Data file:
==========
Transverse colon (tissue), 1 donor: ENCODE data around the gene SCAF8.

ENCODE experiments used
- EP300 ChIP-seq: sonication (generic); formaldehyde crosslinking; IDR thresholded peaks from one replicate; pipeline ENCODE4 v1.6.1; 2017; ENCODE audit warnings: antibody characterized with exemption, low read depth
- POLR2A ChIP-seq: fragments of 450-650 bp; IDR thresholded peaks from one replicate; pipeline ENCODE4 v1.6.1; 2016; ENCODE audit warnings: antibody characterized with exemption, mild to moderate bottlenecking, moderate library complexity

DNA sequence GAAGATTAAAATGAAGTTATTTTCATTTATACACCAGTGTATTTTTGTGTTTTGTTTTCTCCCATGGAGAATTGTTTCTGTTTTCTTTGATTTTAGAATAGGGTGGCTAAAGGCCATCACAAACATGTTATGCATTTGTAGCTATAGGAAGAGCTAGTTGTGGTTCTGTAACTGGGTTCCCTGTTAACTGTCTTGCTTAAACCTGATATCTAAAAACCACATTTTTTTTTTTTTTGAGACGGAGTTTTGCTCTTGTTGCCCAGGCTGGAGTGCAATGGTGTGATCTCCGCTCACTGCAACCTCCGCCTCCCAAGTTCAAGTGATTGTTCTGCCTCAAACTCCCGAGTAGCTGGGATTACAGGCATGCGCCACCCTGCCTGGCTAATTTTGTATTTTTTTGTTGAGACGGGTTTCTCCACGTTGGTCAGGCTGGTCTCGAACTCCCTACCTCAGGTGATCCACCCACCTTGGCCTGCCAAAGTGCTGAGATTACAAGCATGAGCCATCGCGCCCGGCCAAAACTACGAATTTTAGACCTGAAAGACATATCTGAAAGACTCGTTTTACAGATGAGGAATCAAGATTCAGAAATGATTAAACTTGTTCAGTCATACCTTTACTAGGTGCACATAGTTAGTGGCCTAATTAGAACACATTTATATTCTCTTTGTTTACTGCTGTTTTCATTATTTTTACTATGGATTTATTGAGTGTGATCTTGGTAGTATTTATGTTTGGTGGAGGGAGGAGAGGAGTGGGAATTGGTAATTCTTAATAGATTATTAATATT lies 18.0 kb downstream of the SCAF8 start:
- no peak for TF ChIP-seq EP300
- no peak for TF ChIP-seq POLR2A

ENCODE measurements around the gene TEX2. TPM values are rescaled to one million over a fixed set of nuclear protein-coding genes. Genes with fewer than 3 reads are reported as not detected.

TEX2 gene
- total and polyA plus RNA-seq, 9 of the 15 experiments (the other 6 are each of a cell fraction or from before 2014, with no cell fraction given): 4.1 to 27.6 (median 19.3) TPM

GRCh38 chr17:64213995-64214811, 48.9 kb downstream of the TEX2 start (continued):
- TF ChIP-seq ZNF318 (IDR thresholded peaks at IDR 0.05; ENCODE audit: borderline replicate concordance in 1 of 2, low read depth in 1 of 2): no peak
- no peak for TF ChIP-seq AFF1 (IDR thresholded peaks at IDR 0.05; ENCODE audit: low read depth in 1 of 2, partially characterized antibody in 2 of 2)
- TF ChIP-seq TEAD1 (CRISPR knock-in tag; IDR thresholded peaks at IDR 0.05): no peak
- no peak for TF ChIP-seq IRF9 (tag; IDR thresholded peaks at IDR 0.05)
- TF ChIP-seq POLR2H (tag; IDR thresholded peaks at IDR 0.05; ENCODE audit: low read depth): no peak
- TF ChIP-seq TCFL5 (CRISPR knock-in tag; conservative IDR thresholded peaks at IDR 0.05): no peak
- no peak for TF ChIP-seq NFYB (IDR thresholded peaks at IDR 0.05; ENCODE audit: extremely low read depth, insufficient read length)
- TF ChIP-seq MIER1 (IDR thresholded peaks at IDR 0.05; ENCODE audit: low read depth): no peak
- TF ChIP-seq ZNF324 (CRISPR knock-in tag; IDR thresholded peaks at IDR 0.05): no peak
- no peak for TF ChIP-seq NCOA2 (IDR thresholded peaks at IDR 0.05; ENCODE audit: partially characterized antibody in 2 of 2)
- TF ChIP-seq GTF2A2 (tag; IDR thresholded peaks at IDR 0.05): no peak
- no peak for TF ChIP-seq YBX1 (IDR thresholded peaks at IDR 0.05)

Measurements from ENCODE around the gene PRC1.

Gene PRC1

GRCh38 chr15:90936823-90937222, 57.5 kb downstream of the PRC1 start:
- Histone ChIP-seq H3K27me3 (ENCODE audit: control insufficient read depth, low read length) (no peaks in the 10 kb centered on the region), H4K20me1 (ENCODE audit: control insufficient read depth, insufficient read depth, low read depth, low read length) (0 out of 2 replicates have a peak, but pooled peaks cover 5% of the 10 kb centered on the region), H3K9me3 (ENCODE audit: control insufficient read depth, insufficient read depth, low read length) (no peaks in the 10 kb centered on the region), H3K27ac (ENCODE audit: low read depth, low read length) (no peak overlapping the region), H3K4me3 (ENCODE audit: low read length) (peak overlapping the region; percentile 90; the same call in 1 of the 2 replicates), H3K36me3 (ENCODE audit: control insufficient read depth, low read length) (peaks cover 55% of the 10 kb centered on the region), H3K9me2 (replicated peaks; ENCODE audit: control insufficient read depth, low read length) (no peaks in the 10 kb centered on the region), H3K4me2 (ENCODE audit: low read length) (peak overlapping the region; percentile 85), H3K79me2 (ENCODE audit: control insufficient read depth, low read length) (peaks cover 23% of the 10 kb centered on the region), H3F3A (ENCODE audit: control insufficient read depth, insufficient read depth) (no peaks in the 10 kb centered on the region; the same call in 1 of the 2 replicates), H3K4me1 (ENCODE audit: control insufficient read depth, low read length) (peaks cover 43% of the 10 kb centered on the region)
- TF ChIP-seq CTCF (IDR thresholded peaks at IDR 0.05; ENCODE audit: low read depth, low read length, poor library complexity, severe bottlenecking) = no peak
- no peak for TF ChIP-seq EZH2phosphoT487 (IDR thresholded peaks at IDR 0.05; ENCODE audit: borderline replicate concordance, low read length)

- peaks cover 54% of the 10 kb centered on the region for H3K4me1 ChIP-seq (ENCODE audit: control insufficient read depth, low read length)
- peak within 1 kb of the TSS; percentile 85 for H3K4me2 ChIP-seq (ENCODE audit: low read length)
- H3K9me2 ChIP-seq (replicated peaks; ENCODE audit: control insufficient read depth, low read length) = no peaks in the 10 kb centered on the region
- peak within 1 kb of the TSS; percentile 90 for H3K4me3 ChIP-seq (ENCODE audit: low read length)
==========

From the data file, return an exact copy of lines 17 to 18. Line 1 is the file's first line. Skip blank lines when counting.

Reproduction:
- TF ChIP-seq TCFL5 (CRISPR knock-in tag; conservative IDR thresholded peaks at IDR 0.05): no peak
- no peak for TF ChIP-seq NFYB (IDR thresholded peaks at IDR 0.05; ENCODE audit: extremely low read depth, insufficient read length)